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Haiti: A Pathfinder to Post-Earthquake Responses for Environmental and Natural Resources

Haiti's Energy Resources

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Compiled by: 3rd year University of South Carolina Law Student Katherine M. Malloy.

Issue

Haiti's energy resources are limited and the country, prior to the earthquake, relied on imported petroleum and unstable electrical generating stations to provide electricity. Post-earthquake little is known about the current status of Haiti's electricity generation and transmission facilities. The country is ripe for changes to be made in its energy sector.

Background Information on Haiti's Energy Sources and Electricity Production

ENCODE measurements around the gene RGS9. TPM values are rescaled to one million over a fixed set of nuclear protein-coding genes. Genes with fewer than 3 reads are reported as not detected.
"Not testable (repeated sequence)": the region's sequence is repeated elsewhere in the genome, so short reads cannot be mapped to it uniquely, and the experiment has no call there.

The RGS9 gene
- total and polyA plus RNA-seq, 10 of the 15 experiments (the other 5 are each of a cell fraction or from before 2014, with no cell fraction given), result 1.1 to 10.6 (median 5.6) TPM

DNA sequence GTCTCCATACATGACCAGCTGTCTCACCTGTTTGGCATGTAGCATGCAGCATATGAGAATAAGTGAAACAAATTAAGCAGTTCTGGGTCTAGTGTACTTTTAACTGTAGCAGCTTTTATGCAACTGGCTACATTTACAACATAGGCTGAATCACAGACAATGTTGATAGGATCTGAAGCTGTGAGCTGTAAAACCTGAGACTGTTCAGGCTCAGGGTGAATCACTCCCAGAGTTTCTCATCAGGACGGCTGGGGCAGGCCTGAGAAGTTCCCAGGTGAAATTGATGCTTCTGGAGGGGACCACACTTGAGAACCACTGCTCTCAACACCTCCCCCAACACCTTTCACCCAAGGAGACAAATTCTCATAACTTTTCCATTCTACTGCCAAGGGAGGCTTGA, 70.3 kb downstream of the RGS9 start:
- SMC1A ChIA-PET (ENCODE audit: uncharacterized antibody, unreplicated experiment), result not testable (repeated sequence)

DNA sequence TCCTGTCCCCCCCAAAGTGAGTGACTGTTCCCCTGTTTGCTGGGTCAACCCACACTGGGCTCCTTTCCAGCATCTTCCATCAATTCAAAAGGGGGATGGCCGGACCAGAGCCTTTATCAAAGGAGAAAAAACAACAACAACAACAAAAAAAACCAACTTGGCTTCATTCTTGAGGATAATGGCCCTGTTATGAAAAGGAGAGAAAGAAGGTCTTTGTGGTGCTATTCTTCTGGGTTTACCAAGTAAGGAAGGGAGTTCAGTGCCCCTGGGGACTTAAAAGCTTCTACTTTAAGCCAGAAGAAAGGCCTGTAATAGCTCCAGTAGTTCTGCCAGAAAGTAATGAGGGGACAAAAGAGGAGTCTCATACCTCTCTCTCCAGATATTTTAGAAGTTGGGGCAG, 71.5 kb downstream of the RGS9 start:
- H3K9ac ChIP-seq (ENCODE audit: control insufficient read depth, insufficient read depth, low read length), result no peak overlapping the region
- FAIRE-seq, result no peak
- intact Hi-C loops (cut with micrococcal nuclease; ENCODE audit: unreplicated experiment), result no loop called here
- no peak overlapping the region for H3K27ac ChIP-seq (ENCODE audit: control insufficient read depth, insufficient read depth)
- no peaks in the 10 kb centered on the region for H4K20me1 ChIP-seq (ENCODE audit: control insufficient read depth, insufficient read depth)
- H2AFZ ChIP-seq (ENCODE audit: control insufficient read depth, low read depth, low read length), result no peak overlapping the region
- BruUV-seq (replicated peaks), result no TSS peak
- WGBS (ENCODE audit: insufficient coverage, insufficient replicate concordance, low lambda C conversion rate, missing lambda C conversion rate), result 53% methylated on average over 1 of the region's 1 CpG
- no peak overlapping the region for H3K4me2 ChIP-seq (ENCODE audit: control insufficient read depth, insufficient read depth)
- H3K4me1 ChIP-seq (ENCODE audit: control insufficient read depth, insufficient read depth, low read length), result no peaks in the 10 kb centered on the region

energy-electric-2A very small portion of Haiti's population had access to electricity prior to the earthquake. One source estimated that only 12.5% of the 9 million people living in Haiti have access to electricity. Most rural areas have very little electrical capability with Port-au-Prince being the area that has the greatest level of access to electricity. Haiti has a national electricity company, Electricité d'Haiti, which was created in 1971 to control generation and distribution of electricity. In 2006, total installed capacity was 270 MW, of which about 70% was diesel oil-fired thermal and 30% hydroelectric. The hydro-electric plant's capacity is dependent upon the seasons, which capacity much lower in the dry season. The thermo-electric plants appear to be run on imported petroleum. This system of electricity generation is not well connected to the country's provincial areas at present. One source indicated that about a third of electricity is obtained illegally by users. This system of electricity is unreliable, even if services are available, and most businesses and private residences, that can afford to do so, rely upon the use of small diesel generators to serve as an alternative source of power.